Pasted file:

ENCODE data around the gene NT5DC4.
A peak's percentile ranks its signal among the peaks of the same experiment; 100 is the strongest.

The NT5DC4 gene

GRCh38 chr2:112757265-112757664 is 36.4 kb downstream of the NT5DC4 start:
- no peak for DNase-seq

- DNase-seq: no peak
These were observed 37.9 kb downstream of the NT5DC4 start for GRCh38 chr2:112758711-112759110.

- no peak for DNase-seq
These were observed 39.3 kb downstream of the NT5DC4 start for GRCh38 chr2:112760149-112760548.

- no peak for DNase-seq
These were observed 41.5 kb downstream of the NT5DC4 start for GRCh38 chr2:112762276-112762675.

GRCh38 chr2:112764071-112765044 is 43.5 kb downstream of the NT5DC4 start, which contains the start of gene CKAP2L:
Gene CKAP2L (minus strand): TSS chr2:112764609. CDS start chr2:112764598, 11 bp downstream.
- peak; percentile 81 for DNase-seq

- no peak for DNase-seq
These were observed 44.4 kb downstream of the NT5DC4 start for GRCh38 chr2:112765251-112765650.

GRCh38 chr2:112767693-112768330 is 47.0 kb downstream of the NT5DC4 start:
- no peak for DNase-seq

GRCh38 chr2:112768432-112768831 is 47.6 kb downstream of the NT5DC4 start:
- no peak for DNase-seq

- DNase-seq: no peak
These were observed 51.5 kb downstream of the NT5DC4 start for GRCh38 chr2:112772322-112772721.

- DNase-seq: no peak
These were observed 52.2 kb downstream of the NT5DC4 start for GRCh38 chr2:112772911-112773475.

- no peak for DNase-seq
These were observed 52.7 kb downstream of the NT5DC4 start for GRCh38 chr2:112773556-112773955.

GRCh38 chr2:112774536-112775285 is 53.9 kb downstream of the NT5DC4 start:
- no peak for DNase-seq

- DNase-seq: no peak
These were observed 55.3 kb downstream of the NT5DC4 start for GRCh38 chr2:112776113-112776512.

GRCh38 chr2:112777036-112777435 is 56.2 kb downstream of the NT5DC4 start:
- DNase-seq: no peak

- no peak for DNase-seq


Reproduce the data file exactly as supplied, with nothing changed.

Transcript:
ENCODE data around the gene NT5DC4.
A peak's percentile ranks its signal among the peaks of the same experiment; 100 is the strongest.

The NT5DC4 gene

GRCh38 chr2:112757265-112757664 is 36.4 kb downstream of the NT5DC4 start:
- no peak for DNase-seq

- DNase-seq: no peak
These were observed 37.9 kb downstream of the NT5DC4 start for GRCh38 chr2:112758711-112759110.

- no peak for DNase-seq
These were observed 39.3 kb downstream of the NT5DC4 start for GRCh38 chr2:112760149-112760548.

- no peak for DNase-seq
These were observed 41.5 kb downstream of the NT5DC4 start for GRCh38 chr2:112762276-112762675.

GRCh38 chr2:112764071-112765044 is 43.5 kb downstream of the NT5DC4 start, which contains the start of gene CKAP2L:
Gene CKAP2L (minus strand): TSS chr2:112764609. CDS start chr2:112764598, 11 bp downstream.
- peak; percentile 81 for DNase-seq

- no peak for DNase-seq
These were observed 44.4 kb downstream of the NT5DC4 start for GRCh38 chr2:112765251-112765650.

GRCh38 chr2:112767693-112768330 is 47.0 kb downstream of the NT5DC4 start:
- no peak for DNase-seq

GRCh38 chr2:112768432-112768831 is 47.6 kb downstream of the NT5DC4 start:
- no peak for DNase-seq

- DNase-seq: no peak
These were observed 51.5 kb downstream of the NT5DC4 start for GRCh38 chr2:112772322-112772721.

- DNase-seq: no peak
These were observed 52.2 kb downstream of the NT5DC4 start for GRCh38 chr2:112772911-112773475.

- no peak for DNase-seq
These were observed 52.7 kb downstream of the NT5DC4 start for GRCh38 chr2:112773556-112773955.

GRCh38 chr2:112774536-112775285 is 53.9 kb downstream of the NT5DC4 start:
- no peak for DNase-seq

- DNase-seq: no peak
These were observed 55.3 kb downstream of the NT5DC4 start for GRCh38 chr2:112776113-112776512.

GRCh38 chr2:112777036-112777435 is 56.2 kb downstream of the NT5DC4 start:
- DNase-seq: no peak

- no peak for DNase-seq